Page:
The amount that an aperture opens is the aperture size and is measured in “f-stops.” F-stops can range in size from f/1.4 to f/36. A lens with an extremely low f-stop number (like 1.4) is considered a fast lens. There is a technical mathematical reason for this. Unfortunately, because I am numerically challenged I choose to remember that the lower the f-stop number the faster the shutter speed I’m able to use. Most cameras will default to the lowest f-stop when set to Program or Automatic.

    How does Aperture work?

    Camera apertures and eyes work similarly. It’s all about letting in light. In bright light pupils are smaller to allow in only the enough amount of light needed to see everything. A photographer will use the smallest aperture on their camera to get everything they can in focus.

    In darkness pupils grow large to let in as much light as possible. Pupils also grow larger with excitement, allowing the brain to selectively focus. Ever noticed a cat’s crazy eyes when she’s about to pounce on a target? A photographer can use a wide aperture to selectively focus on their subject, as well.

    What is Depth of Field?

    When aperture settings are used to selectively focus on a subject in such a way that the area surrounding the main subject is out of focus, this is called creating "depth of field." The lower the aperture used, the more area is out of focus, the greater the depth of field.


    The following experiments will illustrate what happens when you change aperture f-stops.

    First, let’s set up:

    1. Set your camera to Aperture priority – AV or A. The camera should automatically select the proper ISO and shutter speeds.
    2. Set up your three objects so that they are about five inches away from each other in a row, one behind the other, but all still visible through your camera’s viewfinder. (Distance apart will depend also on the size of the objects. Larger objects should be placed further away from each other for this experiment to work.)

    Experiment 1

    Question: What happens when you focus on a foreground object and change the f-stop settings?

    1. Focus on the first object.
    2. Set your aperture to the lowest f-stop available for your lens.
    3. Snap the photo then look at what you shot.
    • What do you see? What happened to the other objects? What shutter speed did your camera choose?
      1. Reset your aperture to f 5.
      2. Snap the photo then look at what you shot.
      • What do you see? What happened to the other objects? Did the shutter speed change?
      1. Reset your aperture to the highest aperture setting on your camera.
      2. Snap the photo then look at what you shot.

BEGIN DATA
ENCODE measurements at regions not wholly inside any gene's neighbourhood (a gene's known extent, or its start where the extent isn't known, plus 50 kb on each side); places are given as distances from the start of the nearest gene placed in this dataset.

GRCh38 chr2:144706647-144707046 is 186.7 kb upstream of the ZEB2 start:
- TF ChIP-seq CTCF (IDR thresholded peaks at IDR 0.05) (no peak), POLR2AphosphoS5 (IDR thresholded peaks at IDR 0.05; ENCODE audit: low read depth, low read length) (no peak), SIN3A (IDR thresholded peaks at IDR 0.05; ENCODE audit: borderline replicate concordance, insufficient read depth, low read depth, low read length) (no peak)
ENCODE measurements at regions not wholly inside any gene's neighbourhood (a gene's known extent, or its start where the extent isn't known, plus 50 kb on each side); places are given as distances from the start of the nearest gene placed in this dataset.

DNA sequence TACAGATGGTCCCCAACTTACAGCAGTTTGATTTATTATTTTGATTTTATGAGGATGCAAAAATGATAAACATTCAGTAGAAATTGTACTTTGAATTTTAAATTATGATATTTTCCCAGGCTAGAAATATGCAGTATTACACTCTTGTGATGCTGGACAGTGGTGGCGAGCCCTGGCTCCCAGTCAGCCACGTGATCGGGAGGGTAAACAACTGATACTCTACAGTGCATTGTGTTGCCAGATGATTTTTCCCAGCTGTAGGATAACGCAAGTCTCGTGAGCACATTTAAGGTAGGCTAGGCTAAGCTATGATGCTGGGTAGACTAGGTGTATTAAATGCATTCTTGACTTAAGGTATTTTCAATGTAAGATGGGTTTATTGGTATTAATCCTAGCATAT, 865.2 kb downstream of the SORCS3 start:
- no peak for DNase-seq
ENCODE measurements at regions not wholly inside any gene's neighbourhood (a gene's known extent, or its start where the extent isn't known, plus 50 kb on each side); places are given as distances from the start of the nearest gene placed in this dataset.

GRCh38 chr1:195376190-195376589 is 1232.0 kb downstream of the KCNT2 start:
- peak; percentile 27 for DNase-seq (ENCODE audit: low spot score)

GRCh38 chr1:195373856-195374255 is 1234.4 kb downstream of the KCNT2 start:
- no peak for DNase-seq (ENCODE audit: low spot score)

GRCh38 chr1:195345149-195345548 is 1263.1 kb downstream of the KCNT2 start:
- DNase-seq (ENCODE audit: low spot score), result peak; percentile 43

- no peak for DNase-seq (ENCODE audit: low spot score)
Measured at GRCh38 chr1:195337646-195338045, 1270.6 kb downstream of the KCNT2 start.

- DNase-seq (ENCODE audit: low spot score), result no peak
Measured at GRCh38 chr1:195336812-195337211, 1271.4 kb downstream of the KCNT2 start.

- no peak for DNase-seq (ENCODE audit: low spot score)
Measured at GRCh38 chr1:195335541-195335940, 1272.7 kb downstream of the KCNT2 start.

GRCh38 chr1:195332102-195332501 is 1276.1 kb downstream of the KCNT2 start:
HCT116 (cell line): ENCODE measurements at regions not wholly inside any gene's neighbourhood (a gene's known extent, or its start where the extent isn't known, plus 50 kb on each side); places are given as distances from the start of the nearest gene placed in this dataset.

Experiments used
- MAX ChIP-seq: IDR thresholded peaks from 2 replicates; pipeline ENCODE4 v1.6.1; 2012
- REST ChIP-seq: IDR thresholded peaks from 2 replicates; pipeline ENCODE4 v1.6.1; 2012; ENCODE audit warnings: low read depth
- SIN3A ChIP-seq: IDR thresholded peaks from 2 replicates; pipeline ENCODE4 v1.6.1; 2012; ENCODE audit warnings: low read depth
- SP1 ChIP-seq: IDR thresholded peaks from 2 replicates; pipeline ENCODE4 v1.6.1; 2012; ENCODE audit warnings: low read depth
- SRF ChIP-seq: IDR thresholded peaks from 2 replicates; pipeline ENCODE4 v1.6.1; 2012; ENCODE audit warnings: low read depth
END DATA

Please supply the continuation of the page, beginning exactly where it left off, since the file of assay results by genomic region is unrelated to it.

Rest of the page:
• What do you see? What happened to the other objects? Did the shutter speed and ISO change?

      Experiment 2

      Question: What happens when you focus on a middle object and change the f-stop settings?

      1. Focus on the second object.
      2. Repeat steps from Experiment 1.

      Experiment 3

      Question: What happens when focused on a far object and change the f-stop settings?

      1. Focus on the third object.
      2. Repeat steps from Experiment 1.

      Thursday, February 24, 2011

      centre street transit

      centre street transit, originally uploaded by Wanderfull1.

      Playing with the Pentax K-5's in-camera effects. What else is there to do when outside it's -24 with a -35 windchill?

      Sunday, February 20, 2011

      Feeling cold & alone

      untitled, originally uploaded by Wanderfull1.

      It's interesting what you can get when you keep applying "Remove Noise" in your editing. This shot is actually a cropped shot. The original photo shows shadowy buildings in the background and not so much noise removed. It has no comments, as yet. Then again, I haven't posted it to any groups, yet. So far, the best comment for this photo is, "Burr. Makes one feel cold and alone." It "makes one feel!" Wow. It "makes one feel" has got to be the best compliment!

      I've read it in photo books and I've heard it from photo instructors that making someone feel is what you strive to do when creating good photography. Still, when it actually happens... wow. It's such a thrill when my photos have an effect on others. It might not necessarily be the same thing that I felt when making the shot, but still, they FEEL! And that's something!

      Monday, February 14, 2011

      @ the Market Collective - Chris

      So, I'm at the Market Collective in Kensington, looking in on a room for the local independent film group, when two young men ask me to take photos for them. One is from a local entertainment magazine. The other is Chris, a local musician. Apparently, their photographer was AWOL and since they figured I had a good looking camera, I would be able to take good photos of Chris.

      Chris liked this ornate vintage chair. He said it reminded him of the old photos where people posed stoically. Even though I don't consider myself a portrait photographer (not great with the whole posing thing) this was fun to do.

      Unfortunately, the guy from the magazine hasn't gotten back to me about where to send Chris' photos. I figure their photographer must have shown up, he's lost my e-mail, or he hasn't gotten around to it, yet. Patience.